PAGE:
Strong demand for beef and pork predicted in 2023 – QMS

Beef and pork farmgate prices should be well supported in 2023, with increased demand from Asia in particular boosting global red meat markets.

Latest forecasts from Quality Meat Scotland (QMS) suggest that global beef production is set to drop slightly in the year ahead, while consumption is expected to remain firm.

A projected fall in beef output in the US of 6.5% will offset smaller increases in production in Australia, Brazil, Mexico, China and the UK.

See also: Tight supply to support global pork trade in 2023

Global beef trade is, however, likely to increase slightly, with QMS expecting imports to account for 18% of global consumption in 2023, an increase of 0.3% on year-earlier levels.

QMS market intelligence manager Iain Macdonald says a relatively tight global beef market and increased trade should generate firm beef prices.

“China and Hong Kong will be the main drivers, with an expected 1.5% rise of import volumes as they reduce Covid restrictions domestically and reopen to overseas tourists and business people,” he suggested.

“While China and Hong Kong are set to collectively account for more than 80% of the net increase in beef imports, tight supply is also projected to boost imports to the US and Japan, while strong demand in Korea is expected to fuel a further lift in imports, despite higher domestic output,” he added.

In the UK, cattle prices have already been well supported in recent months.

Deadweight steers averaged 458.8p/kg for the week ending 28 January, up by more than 50p/kg on year-earlier levels, and up by 80p/kg compared with January 2021.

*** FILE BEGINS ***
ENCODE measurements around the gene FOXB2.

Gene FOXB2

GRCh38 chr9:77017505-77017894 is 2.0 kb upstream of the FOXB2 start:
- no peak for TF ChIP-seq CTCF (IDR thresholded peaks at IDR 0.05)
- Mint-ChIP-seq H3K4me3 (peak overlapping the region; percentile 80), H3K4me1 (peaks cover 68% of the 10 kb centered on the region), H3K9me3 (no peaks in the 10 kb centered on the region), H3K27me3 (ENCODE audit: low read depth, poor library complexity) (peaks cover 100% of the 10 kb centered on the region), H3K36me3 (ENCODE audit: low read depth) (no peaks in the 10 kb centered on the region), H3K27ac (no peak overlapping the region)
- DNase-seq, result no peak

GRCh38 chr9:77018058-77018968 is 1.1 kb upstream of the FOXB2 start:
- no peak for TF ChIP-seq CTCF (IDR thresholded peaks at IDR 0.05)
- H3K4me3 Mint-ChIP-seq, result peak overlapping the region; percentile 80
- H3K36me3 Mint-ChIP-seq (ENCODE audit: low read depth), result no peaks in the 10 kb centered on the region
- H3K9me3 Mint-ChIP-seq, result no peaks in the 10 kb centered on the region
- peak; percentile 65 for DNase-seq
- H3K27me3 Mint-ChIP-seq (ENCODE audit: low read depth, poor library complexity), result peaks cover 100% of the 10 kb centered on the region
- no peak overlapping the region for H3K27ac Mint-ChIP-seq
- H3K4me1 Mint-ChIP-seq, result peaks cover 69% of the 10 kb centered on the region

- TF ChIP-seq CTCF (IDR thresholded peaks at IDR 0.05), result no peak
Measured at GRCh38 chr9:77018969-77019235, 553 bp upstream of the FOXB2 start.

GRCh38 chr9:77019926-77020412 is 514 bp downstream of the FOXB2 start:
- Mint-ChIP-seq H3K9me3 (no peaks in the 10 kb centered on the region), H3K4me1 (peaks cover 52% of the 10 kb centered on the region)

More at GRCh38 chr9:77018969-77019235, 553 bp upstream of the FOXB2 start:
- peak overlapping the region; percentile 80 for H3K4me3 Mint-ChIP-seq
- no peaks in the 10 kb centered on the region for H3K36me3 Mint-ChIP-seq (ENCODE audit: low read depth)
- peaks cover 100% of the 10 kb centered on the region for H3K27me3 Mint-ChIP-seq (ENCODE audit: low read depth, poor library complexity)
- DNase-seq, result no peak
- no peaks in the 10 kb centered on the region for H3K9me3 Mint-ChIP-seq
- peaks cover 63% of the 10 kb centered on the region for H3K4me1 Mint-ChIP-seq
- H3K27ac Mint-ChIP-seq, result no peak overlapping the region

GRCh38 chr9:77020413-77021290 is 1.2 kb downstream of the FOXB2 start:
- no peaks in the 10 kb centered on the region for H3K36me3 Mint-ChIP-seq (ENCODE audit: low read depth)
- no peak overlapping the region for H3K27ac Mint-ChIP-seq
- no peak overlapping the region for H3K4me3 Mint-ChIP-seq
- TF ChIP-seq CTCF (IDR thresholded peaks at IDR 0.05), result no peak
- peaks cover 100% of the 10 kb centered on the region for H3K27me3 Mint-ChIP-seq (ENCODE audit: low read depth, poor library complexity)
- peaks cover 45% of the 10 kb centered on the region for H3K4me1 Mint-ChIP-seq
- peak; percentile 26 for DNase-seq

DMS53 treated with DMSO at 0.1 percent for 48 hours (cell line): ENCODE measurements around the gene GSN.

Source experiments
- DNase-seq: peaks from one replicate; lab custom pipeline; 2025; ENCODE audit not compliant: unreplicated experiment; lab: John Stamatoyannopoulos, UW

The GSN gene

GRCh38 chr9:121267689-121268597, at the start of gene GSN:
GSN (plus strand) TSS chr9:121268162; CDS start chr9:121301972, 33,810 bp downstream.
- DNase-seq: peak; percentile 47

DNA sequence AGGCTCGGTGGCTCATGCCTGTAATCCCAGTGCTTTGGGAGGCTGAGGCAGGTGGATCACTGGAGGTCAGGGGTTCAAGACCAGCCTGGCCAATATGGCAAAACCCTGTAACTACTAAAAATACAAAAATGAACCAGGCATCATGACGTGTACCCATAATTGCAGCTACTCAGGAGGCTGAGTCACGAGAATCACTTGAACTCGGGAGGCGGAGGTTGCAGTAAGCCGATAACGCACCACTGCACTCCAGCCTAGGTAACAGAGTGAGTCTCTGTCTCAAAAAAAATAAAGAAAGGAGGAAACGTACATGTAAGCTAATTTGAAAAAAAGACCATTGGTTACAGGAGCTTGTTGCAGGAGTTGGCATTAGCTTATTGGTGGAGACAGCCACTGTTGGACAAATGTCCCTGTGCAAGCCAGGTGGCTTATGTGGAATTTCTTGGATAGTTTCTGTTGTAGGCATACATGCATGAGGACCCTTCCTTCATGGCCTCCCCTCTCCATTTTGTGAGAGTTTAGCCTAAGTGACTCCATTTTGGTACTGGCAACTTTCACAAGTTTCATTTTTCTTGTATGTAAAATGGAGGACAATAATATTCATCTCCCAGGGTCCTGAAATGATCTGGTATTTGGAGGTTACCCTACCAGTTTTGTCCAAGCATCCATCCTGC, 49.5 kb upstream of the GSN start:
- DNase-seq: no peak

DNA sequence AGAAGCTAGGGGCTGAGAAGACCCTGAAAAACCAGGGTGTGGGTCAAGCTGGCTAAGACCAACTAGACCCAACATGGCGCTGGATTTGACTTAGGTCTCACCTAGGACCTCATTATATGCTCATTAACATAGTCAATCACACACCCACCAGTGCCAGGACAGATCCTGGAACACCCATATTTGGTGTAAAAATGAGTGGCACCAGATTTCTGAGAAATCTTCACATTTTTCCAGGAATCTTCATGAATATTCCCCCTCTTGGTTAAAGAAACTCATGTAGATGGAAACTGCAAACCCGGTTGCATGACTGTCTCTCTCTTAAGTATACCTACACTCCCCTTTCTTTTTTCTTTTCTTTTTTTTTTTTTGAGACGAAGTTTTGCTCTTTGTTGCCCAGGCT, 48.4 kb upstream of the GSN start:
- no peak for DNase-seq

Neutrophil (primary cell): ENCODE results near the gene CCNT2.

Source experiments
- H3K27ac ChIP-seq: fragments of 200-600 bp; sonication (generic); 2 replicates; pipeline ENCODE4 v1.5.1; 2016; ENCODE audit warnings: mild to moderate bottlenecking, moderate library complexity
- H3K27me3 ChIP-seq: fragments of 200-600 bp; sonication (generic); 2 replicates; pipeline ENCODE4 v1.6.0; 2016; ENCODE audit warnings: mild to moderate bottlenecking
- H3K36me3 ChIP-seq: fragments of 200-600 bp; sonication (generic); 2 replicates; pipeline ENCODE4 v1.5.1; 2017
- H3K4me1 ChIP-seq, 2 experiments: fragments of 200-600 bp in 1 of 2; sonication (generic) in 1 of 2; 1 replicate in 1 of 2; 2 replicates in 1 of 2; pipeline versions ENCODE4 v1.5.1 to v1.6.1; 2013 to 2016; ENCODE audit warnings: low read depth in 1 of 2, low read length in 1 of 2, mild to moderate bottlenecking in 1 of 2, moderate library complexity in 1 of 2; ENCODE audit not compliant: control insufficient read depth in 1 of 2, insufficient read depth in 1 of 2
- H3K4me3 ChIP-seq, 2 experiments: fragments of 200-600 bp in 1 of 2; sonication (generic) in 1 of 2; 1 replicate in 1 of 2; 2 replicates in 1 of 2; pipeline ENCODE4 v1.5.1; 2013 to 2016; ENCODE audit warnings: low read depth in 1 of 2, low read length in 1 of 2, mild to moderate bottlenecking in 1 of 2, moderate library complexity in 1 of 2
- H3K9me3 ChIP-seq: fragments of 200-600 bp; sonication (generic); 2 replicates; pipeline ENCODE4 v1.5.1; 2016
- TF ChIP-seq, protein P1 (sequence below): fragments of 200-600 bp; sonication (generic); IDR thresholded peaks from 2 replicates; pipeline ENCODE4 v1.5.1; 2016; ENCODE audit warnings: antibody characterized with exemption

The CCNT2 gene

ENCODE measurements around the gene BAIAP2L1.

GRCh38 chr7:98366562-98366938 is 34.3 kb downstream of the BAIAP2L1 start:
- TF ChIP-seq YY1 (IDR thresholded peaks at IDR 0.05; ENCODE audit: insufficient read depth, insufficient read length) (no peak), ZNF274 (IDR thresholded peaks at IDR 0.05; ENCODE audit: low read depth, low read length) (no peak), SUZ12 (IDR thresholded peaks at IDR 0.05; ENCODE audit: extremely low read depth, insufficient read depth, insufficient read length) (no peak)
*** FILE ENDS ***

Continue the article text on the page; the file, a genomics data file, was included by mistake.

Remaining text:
Global pork production is projected to increase by 0.3% year-on-year to 114m tonnes, according to US Department of Agriculture’s forecasts.

However consumption growth will outweigh this, leading to higher global import volumes.

Mr Macdonald said: “Although China has a stronger foothold on global import demand than before the African swine fever crisis, imports across all other countries are set to be 8% higher this year than in 2018, highlighting that significant opportunities will lie elsewhere.”


UK lamb production is forecast by QMS to be higher in 2023, due to a larger carryover from 2022.

GB deadweight lamb prices are already back by almost 70p/kg on year-earlier levels, averaging 510p/kg on 28 January.

Mr Macdonald said New Zealand lamb continues to look competitive in 2023, with farmgate prices about 20% lower than in early 2022. Australia’s lamb processors are also becoming more active in export markets.

“At EU level, the EU Commission has forecast a slight uplift in production for 2023 but, with consumption projected to rise by 1%, a 4% lift in imports is modelled, and this should help support UK exports,” he said.